Drop the financial analysis. Do you want a new truck and will you enjoy driving it? Can you make the payments? Then buy it - probably won't get any cheaper.
Old 11-10-2010, 01:41 PM
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I am dimwitted also - but I try to stick with certain guidelines.

-Most (if not all) debt is risk, even if the rates are low.
-Cash is king.
-Only borrow if you have the ole 6 months in savings - to cover everything, including the new loan. If you don't have that, the "big ticket" purchase will put you at risk. No one can foreclose or repo your cash.
-Don't borrow for your "toys".
-Buy low - sell high. Silly right? But thats not what people do - thats how bubbles happen. Buying gold now is buying high, you will more than likely end up selling low.
-As you stated, rates are low. That usually goes hand in hand with the stock market. Low rates typically = a low market. For me, that = time to buy. Thinking long term & using history, the market will go up & the rates will follow.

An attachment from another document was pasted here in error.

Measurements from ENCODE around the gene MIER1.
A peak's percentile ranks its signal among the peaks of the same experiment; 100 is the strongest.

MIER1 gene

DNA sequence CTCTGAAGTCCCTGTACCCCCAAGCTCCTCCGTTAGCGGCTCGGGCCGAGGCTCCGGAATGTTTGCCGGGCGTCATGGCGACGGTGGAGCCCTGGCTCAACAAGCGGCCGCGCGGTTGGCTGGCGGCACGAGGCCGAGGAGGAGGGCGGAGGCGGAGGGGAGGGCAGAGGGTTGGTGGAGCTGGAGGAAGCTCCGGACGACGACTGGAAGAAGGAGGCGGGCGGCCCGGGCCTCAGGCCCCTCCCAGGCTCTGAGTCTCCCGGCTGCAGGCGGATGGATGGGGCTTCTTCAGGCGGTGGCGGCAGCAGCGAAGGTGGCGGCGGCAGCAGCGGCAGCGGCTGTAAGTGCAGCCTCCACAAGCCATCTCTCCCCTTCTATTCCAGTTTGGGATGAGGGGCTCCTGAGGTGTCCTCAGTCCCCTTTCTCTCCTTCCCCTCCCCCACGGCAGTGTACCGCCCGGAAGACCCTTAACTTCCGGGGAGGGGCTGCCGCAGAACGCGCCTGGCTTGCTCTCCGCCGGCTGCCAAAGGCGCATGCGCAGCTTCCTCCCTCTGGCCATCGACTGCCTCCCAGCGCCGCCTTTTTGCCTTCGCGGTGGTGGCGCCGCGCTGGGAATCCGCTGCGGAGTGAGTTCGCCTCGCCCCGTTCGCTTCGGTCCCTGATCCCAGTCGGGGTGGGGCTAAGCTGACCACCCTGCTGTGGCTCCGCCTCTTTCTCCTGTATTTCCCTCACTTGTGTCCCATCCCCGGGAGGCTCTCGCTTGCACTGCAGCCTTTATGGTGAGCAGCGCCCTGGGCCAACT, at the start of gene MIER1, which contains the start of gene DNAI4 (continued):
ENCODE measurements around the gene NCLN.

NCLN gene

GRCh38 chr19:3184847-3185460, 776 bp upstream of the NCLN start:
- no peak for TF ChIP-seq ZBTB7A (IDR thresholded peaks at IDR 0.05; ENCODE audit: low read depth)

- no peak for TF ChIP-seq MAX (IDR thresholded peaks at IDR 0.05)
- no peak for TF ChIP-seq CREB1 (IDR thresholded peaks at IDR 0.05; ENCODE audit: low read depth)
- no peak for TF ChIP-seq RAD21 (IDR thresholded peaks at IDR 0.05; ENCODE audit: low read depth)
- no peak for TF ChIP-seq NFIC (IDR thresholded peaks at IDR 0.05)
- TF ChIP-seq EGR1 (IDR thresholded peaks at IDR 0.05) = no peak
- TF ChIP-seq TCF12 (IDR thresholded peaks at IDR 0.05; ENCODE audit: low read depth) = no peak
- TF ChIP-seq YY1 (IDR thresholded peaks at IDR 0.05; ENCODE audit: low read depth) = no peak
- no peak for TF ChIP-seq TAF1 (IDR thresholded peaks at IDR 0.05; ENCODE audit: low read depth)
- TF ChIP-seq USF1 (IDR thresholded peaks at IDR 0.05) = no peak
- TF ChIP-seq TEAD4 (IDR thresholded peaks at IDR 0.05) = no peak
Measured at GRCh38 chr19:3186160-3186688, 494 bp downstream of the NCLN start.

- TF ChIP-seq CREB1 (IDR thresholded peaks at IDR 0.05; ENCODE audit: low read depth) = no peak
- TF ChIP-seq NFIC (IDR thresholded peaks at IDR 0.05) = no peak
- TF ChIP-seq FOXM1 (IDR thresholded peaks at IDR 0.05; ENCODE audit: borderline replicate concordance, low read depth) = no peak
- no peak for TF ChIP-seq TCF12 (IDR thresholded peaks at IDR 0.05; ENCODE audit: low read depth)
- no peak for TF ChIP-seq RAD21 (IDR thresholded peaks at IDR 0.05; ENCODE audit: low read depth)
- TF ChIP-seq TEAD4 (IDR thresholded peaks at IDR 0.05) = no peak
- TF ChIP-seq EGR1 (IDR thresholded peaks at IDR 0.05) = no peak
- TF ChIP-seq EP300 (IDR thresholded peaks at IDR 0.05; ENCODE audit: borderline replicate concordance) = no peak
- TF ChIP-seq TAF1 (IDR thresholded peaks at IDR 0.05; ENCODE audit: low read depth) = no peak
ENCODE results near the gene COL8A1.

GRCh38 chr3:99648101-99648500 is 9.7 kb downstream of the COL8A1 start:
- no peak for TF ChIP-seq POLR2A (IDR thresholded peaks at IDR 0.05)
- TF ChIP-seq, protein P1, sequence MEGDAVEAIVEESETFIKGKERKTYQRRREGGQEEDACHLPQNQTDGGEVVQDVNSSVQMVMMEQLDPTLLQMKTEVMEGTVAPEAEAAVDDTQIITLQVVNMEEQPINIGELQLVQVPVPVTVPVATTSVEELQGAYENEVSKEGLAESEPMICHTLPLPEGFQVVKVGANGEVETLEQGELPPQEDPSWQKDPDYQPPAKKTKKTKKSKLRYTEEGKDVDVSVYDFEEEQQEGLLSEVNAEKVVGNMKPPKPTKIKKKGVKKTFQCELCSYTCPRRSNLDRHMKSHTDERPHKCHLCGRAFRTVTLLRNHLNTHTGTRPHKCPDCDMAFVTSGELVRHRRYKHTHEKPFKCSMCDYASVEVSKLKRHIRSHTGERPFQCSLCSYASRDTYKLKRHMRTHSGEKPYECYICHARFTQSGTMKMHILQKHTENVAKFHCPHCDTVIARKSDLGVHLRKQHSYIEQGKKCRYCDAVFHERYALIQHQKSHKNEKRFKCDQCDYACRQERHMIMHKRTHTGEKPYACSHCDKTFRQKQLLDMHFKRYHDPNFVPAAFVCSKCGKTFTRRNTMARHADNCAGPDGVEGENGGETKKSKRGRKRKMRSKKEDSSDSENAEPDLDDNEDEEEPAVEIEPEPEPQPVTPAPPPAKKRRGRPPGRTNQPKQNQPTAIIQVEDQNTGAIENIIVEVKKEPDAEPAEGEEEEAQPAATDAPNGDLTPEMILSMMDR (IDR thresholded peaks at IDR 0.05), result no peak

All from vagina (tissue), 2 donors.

Gold is a bubble, Bonds are a mini bubble. The high sellers will move their money - I think they will move into the market. So, I am buying S&P tracking funds & the like.

I just heard an ad on the radio that follows some of the above points. This company was willing to trade their gold investments for your stock investments - even encouraging people to dump their 401k's. They are going on the notion that people will buy into the hype of a bubble & buy in on the high side. They are going to sell the gold to you high & buy your stocks low. They will profit, you wont - yet people will still buy.

Typically, I don't do what "they" are telling me to do. They are telling me stuff so they can profit, not me.
Old 11-10-2010, 02:37 PM
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Thanks guys.